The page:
As the capital city of Islamabad is growing, its population is increasing and its boundaries are getting wider.
As per a survey conducted by the census department in collaboration with the Federal Directorate of Education and the local administration, the capital’s current population is 1.7 million which was approximately 100,000 when the capital city was shifted here from Karachi and only 800,000 in 1998.
Due to the rise in population, multiple problems at the administrative and management level have raised their ugly heads and one of these problems is disparity in education at educational institutions in Islamabad and other rural areas.
Though, there is a separate department to meet the educational requirements for the residents of the capital territory, the pathetic conditions of schools and the non-availability of teaching staff in rural areas shows that the concerned departments were made to meet the requirements of education in just a few sectors and the rest of the capital was left at the mercy of a miracle.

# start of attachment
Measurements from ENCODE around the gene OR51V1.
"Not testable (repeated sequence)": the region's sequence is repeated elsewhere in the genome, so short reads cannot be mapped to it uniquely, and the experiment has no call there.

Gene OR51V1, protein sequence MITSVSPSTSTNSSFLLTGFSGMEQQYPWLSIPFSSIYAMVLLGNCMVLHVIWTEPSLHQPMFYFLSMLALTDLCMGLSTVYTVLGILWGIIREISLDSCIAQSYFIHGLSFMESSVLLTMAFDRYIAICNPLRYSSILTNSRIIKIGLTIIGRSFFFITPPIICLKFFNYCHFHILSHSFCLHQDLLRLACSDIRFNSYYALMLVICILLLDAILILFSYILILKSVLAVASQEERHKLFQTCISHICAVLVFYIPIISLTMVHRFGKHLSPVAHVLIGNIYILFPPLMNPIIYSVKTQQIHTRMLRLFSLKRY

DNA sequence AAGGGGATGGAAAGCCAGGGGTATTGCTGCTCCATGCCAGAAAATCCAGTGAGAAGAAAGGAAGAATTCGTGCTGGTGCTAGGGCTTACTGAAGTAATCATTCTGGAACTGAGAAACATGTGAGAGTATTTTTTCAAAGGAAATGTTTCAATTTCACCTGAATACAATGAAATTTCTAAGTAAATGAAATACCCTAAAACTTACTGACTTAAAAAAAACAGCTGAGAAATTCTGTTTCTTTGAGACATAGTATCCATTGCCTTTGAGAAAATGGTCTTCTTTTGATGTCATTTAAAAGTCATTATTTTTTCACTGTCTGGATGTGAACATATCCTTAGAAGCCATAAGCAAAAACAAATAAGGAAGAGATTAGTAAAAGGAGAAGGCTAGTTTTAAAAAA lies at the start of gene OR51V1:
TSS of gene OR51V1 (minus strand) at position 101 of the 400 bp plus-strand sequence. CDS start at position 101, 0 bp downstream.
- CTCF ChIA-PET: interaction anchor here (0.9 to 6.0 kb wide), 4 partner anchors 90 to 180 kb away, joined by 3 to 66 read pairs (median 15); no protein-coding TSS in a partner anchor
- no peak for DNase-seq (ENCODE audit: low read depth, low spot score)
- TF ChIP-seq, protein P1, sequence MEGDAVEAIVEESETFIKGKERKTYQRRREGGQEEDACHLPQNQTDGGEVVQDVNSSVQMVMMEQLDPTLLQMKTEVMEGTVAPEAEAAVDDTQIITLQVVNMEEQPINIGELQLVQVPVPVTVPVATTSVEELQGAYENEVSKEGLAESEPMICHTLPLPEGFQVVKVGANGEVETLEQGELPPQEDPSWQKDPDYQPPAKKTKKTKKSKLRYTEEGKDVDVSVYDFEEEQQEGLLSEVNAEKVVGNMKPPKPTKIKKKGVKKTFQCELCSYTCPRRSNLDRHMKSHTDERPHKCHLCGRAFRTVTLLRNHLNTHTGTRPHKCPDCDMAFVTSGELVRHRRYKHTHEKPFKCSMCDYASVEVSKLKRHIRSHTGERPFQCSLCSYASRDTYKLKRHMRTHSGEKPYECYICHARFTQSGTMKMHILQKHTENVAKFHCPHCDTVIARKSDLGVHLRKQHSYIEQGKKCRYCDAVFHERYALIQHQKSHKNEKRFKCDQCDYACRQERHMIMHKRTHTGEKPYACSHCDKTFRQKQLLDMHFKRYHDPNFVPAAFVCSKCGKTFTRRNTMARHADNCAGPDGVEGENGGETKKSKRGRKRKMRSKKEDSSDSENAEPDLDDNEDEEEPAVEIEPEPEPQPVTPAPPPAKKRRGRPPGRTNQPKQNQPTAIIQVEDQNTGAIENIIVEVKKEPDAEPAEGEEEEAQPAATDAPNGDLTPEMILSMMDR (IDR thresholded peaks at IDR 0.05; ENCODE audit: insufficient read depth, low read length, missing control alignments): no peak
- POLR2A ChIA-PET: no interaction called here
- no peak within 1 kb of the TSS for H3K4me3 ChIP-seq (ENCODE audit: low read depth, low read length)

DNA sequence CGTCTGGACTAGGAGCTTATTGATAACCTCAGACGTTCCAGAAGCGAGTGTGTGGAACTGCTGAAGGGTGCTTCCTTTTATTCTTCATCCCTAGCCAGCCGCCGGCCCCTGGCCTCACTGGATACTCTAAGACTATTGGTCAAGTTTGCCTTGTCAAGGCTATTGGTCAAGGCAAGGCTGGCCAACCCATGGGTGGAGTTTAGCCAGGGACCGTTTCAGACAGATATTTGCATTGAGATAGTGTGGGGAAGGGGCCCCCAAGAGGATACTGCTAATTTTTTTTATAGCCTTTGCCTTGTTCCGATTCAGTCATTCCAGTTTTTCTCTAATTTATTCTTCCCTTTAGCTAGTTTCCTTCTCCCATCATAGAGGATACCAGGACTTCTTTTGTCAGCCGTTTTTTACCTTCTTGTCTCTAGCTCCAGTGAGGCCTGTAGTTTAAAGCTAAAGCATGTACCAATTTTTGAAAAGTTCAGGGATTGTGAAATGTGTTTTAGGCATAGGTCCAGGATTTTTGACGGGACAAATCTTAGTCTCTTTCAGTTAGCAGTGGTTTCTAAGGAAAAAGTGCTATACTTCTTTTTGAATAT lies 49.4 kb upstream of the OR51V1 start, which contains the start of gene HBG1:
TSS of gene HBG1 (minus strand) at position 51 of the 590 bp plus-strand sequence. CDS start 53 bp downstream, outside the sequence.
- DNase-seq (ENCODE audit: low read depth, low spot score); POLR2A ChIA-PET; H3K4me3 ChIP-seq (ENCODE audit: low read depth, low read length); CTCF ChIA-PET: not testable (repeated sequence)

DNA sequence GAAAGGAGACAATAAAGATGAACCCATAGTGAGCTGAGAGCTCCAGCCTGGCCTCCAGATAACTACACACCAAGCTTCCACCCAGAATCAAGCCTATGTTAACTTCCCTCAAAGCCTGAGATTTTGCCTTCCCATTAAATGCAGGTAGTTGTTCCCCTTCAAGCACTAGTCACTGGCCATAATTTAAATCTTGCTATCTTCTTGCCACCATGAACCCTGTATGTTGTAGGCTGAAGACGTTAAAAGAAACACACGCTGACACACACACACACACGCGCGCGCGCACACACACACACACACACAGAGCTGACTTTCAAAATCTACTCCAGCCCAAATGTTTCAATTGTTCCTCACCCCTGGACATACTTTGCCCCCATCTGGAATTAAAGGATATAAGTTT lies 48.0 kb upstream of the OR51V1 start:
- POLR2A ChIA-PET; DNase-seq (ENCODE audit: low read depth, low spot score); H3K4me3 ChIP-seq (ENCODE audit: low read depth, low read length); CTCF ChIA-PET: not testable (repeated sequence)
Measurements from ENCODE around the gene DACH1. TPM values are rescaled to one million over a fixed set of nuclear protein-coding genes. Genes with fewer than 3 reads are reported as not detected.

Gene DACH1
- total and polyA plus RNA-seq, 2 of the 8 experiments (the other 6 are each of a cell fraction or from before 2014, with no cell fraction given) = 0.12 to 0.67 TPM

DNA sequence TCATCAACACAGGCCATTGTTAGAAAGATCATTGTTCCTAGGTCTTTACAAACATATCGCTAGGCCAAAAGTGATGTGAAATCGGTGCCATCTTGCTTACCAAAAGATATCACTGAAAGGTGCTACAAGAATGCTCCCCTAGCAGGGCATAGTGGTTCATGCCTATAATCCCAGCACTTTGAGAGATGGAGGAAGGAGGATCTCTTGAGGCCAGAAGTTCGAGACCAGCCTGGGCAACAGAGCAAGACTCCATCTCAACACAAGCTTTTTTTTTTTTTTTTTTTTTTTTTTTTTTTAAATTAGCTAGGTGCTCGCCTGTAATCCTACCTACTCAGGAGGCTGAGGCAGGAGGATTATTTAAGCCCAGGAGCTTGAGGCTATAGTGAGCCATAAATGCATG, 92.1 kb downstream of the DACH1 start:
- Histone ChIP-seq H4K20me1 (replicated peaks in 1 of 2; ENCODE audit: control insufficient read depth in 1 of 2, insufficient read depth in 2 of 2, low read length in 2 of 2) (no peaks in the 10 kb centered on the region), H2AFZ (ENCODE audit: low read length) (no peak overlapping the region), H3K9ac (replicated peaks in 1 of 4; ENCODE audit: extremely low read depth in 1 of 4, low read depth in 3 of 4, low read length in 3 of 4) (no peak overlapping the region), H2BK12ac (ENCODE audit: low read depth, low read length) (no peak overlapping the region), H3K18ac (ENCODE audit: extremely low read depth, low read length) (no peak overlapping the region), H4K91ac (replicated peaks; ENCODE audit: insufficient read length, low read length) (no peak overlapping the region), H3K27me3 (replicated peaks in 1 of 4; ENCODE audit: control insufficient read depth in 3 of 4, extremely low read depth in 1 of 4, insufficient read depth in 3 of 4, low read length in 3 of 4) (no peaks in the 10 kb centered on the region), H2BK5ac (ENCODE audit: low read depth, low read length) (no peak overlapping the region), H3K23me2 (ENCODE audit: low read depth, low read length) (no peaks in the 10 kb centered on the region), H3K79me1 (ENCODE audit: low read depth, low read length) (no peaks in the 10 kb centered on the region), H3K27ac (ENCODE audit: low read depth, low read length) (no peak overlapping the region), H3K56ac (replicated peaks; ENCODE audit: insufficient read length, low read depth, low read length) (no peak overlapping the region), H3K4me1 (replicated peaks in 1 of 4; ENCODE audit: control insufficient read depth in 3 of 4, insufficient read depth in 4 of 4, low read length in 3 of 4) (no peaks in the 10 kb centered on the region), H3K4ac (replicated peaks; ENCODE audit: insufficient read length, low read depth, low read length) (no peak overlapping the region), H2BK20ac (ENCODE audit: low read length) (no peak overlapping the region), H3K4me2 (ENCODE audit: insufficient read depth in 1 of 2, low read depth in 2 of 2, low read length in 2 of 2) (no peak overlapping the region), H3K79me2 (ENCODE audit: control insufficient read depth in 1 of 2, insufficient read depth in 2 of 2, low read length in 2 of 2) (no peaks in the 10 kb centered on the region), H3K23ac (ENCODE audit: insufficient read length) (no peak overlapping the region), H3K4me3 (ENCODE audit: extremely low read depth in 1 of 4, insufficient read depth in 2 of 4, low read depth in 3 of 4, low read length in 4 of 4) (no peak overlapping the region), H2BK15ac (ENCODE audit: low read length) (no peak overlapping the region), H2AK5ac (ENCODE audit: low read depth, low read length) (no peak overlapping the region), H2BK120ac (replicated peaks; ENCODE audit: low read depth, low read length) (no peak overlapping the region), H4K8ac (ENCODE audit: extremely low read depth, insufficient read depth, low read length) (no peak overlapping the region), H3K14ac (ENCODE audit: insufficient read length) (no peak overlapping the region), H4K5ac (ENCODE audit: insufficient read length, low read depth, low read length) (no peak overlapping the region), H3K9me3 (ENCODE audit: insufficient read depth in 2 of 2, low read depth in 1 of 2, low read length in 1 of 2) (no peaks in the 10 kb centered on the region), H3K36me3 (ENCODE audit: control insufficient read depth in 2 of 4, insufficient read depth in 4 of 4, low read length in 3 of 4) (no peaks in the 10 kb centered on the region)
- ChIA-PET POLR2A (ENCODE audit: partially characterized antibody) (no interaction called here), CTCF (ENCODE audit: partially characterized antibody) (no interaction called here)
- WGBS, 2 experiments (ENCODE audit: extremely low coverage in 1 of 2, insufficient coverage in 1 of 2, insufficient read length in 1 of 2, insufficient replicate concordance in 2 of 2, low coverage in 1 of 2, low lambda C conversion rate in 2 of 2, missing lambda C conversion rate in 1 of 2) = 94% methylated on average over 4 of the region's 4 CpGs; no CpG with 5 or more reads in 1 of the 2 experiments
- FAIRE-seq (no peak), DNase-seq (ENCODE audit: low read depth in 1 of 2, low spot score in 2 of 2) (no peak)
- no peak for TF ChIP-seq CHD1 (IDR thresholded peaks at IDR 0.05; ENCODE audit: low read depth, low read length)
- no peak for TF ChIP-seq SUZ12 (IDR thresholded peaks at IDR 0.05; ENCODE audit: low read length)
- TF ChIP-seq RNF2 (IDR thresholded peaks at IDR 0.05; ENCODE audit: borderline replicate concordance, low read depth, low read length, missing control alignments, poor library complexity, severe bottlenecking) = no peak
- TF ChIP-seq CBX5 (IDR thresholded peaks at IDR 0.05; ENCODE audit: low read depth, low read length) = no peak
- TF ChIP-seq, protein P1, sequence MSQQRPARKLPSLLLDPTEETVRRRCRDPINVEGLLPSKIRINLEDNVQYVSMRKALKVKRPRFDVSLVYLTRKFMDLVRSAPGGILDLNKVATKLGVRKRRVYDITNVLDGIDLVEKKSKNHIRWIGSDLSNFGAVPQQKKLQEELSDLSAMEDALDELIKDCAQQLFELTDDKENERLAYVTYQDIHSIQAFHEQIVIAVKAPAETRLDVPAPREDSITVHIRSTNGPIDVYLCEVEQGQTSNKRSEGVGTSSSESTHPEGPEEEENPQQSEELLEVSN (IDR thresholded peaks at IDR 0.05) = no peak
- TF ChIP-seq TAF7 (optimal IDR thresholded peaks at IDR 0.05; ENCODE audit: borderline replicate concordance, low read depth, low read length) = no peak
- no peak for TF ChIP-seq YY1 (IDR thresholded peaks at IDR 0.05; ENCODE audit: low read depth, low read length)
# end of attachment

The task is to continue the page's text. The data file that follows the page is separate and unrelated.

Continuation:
The situation stands as such: with annual exams about to start, a majority of schools in the rural areas have only managed to complete 30 per cent of their syllabus.
The discriminatory attitude of the departments concerned, towards village schools, seems to be the main reason behind the situation. For the future of their children, inhabitants of surrounding villages are compelled to migrate to Islamabad but those who cannot afford expensive education for their children, it seems, should just forget about their child’s future.
An influx of people in the capital is causing a number of other issues such as shortage of houses, disparity in education, security threats, increasing crime and lawlessness, etc.
This situation should be checked so that it does not lead to further law and order chaos, as is present in Karachi now, and the authorities concerned should work towards reducing — if not removing — disparity, not only in the education sector but in other spheres of life as well.
Read more by Shazia here.
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